MichaelName: Michael
Occupation: Music Promoter
Location: Oakland
Favorite Restaurant: Antica Trattoria
Reviewed Isa: Saturday, September 24, 2005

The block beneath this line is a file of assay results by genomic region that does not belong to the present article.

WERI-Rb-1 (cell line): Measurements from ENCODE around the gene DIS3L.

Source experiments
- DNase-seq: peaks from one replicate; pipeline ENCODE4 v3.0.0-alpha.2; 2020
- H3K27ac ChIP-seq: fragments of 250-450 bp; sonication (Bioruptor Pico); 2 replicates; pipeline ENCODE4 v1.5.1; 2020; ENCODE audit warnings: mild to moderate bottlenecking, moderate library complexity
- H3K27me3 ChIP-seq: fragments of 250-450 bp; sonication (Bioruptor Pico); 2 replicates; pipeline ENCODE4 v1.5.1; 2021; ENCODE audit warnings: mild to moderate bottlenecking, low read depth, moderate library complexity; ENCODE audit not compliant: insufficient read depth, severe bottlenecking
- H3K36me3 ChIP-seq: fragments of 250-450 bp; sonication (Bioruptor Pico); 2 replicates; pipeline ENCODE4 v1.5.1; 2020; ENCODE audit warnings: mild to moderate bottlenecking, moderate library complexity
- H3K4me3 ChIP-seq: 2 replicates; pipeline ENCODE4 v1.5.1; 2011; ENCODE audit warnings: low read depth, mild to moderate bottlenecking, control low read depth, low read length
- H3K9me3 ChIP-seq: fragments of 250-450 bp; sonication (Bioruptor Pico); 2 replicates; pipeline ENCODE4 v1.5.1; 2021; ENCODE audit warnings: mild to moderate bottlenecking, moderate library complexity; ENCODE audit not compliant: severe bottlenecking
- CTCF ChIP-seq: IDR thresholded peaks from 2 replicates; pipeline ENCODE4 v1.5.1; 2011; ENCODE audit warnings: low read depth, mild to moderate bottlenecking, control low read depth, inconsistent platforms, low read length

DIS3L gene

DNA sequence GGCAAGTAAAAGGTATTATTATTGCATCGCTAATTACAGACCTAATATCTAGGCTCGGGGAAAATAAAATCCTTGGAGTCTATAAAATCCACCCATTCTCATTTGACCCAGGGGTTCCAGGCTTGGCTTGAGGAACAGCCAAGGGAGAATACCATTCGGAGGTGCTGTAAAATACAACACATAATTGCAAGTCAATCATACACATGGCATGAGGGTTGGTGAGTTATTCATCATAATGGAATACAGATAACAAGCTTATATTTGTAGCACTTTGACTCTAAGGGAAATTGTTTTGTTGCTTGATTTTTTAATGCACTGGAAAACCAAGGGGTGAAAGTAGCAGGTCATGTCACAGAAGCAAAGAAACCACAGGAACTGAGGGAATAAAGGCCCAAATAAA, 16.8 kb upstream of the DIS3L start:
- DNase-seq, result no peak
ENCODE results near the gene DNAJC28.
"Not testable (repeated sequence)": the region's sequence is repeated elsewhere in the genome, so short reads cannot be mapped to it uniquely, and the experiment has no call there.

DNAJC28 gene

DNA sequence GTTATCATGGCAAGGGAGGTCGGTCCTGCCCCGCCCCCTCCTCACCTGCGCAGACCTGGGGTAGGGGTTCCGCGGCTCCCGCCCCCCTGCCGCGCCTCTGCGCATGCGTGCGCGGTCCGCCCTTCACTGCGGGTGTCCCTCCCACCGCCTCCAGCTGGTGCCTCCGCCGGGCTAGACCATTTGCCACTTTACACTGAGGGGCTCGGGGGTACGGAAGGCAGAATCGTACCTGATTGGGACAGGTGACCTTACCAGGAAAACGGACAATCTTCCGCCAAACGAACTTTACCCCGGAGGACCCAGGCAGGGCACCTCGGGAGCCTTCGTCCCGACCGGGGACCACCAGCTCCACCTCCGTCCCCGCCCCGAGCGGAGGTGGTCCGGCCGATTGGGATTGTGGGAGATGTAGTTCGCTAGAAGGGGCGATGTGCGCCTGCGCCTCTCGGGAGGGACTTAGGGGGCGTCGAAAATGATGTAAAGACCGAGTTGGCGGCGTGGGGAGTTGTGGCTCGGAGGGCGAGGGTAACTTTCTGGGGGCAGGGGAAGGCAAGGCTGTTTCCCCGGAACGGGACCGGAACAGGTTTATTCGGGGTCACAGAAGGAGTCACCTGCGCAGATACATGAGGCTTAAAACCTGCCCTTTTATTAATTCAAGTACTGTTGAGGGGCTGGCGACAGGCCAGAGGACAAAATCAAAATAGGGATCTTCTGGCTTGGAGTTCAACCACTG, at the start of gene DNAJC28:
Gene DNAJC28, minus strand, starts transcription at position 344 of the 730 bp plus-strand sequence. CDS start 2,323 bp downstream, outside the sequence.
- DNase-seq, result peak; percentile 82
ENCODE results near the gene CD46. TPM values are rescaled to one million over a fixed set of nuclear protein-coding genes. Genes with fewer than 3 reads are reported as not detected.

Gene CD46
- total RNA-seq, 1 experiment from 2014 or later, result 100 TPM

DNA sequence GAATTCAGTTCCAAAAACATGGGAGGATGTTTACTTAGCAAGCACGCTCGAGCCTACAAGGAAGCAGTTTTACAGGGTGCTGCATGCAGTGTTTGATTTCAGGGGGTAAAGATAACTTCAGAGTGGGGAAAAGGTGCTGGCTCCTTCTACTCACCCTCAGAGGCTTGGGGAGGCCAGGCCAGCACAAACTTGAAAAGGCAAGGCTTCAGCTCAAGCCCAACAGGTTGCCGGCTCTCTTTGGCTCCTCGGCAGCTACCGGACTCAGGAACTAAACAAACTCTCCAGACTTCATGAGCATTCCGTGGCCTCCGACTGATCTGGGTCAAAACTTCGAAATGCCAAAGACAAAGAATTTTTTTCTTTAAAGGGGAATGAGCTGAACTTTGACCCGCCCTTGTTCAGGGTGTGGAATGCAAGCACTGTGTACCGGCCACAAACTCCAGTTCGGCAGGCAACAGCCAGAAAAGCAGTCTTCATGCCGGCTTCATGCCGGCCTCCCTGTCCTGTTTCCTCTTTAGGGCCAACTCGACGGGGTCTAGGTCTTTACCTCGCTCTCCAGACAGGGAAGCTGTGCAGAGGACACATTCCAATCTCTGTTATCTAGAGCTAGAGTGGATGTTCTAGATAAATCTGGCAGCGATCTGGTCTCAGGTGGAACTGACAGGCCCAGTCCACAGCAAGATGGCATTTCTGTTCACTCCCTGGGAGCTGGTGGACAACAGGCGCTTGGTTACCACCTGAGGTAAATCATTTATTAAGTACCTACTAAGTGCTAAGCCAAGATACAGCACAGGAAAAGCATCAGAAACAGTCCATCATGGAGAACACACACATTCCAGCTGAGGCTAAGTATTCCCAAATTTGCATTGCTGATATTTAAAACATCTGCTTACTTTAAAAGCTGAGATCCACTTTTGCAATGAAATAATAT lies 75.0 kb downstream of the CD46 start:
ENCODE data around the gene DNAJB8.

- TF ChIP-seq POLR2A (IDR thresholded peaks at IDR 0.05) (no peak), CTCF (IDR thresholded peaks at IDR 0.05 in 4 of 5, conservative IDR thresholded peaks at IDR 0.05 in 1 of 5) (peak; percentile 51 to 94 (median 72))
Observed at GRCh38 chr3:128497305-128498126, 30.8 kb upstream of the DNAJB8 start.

I keep thanking the food lords for the evolving small plate trends as my eating habits and inability to make decisions are a perfect fit for sharing with my dining companions. The problem is, I always want everything on the menu. And just about everything on the menu that I tried at Isa proved to be worth every forkful. This is a wonderful place in the Marina that has been around for several years now, and judging by the size of the crowd, it has not waned in popularity. While the space is not huge, I never felt stuffed in a corner or feared being trampled by rushing waiters or other diners. The front room, which consists of a modern spread of tables, is narrow and leads to the outdoor, covered, tented patio, where I have sat several times before. The feel of the restaurant is a simple, casual elegance made even more casual with the style of the outdoor patio and sporadically-placed heat lamps. Isa also has a distinct feeling of being a contemporary French bistro.